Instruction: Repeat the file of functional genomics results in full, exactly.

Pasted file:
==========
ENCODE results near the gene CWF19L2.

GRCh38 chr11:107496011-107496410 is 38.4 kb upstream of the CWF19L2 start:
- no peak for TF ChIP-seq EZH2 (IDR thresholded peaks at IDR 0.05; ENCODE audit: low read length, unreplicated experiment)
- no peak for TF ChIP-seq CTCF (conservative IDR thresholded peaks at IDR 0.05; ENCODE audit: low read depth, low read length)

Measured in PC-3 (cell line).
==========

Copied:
ENCODE results near the gene CWF19L2.

GRCh38 chr11:107496011-107496410 is 38.4 kb upstream of the CWF19L2 start:
- no peak for TF ChIP-seq EZH2 (IDR thresholded peaks at IDR 0.05; ENCODE audit: low read length, unreplicated experiment)
- no peak for TF ChIP-seq CTCF (conservative IDR thresholded peaks at IDR 0.05; ENCODE audit: low read depth, low read length)

Measured in PC-3 (cell line).